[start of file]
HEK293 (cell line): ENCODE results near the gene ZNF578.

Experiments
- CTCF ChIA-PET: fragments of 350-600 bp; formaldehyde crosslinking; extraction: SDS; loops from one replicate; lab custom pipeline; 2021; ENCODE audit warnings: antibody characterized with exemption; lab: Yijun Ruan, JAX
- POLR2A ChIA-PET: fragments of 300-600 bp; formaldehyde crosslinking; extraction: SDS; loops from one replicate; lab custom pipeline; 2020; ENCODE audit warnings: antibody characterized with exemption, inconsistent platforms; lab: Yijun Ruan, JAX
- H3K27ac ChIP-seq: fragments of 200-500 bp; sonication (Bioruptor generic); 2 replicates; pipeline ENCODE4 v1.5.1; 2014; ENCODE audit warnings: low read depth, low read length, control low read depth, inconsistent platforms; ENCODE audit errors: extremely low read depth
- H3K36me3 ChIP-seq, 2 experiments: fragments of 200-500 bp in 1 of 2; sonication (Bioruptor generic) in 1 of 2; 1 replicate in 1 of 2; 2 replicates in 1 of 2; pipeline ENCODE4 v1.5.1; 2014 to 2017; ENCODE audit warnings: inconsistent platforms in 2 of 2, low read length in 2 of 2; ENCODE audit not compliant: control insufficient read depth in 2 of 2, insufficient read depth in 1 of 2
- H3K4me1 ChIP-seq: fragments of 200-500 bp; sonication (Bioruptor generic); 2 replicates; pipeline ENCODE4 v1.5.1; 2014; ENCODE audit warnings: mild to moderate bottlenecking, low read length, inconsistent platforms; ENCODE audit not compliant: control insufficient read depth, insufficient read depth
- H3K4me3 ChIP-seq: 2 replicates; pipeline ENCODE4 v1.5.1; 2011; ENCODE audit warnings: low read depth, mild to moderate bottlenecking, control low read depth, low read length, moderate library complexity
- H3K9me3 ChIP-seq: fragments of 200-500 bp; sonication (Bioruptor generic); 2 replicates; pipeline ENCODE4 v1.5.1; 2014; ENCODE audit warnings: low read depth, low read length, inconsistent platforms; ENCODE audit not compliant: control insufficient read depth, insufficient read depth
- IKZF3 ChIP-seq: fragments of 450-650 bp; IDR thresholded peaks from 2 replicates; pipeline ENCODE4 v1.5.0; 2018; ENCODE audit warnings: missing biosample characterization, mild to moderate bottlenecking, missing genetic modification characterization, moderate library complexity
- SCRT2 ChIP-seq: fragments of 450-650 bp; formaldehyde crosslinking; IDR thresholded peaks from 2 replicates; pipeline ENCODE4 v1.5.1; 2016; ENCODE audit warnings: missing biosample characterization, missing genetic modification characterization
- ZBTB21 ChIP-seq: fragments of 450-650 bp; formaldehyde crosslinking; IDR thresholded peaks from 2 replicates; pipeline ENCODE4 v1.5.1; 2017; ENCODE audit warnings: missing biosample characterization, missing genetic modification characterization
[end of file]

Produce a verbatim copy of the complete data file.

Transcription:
HEK293 (cell line): ENCODE results near the gene ZNF578.

Experiments
- CTCF ChIA-PET: fragments of 350-600 bp; formaldehyde crosslinking; extraction: SDS; loops from one replicate; lab custom pipeline; 2021; ENCODE audit warnings: antibody characterized with exemption; lab: Yijun Ruan, JAX
- POLR2A ChIA-PET: fragments of 300-600 bp; formaldehyde crosslinking; extraction: SDS; loops from one replicate; lab custom pipeline; 2020; ENCODE audit warnings: antibody characterized with exemption, inconsistent platforms; lab: Yijun Ruan, JAX
- H3K27ac ChIP-seq: fragments of 200-500 bp; sonication (Bioruptor generic); 2 replicates; pipeline ENCODE4 v1.5.1; 2014; ENCODE audit warnings: low read depth, low read length, control low read depth, inconsistent platforms; ENCODE audit errors: extremely low read depth
- H3K36me3 ChIP-seq, 2 experiments: fragments of 200-500 bp in 1 of 2; sonication (Bioruptor generic) in 1 of 2; 1 replicate in 1 of 2; 2 replicates in 1 of 2; pipeline ENCODE4 v1.5.1; 2014 to 2017; ENCODE audit warnings: inconsistent platforms in 2 of 2, low read length in 2 of 2; ENCODE audit not compliant: control insufficient read depth in 2 of 2, insufficient read depth in 1 of 2
- H3K4me1 ChIP-seq: fragments of 200-500 bp; sonication (Bioruptor generic); 2 replicates; pipeline ENCODE4 v1.5.1; 2014; ENCODE audit warnings: mild to moderate bottlenecking, low read length, inconsistent platforms; ENCODE audit not compliant: control insufficient read depth, insufficient read depth
- H3K4me3 ChIP-seq: 2 replicates; pipeline ENCODE4 v1.5.1; 2011; ENCODE audit warnings: low read depth, mild to moderate bottlenecking, control low read depth, low read length, moderate library complexity
- H3K9me3 ChIP-seq: fragments of 200-500 bp; sonication (Bioruptor generic); 2 replicates; pipeline ENCODE4 v1.5.1; 2014; ENCODE audit warnings: low read depth, low read length, inconsistent platforms; ENCODE audit not compliant: control insufficient read depth, insufficient read depth
- IKZF3 ChIP-seq: fragments of 450-650 bp; IDR thresholded peaks from 2 replicates; pipeline ENCODE4 v1.5.0; 2018; ENCODE audit warnings: missing biosample characterization, mild to moderate bottlenecking, missing genetic modification characterization, moderate library complexity
- SCRT2 ChIP-seq: fragments of 450-650 bp; formaldehyde crosslinking; IDR thresholded peaks from 2 replicates; pipeline ENCODE4 v1.5.1; 2016; ENCODE audit warnings: missing biosample characterization, missing genetic modification characterization
- ZBTB21 ChIP-seq: fragments of 450-650 bp; formaldehyde crosslinking; IDR thresholded peaks from 2 replicates; pipeline ENCODE4 v1.5.1; 2017; ENCODE audit warnings: missing biosample characterization, missing genetic modification characterization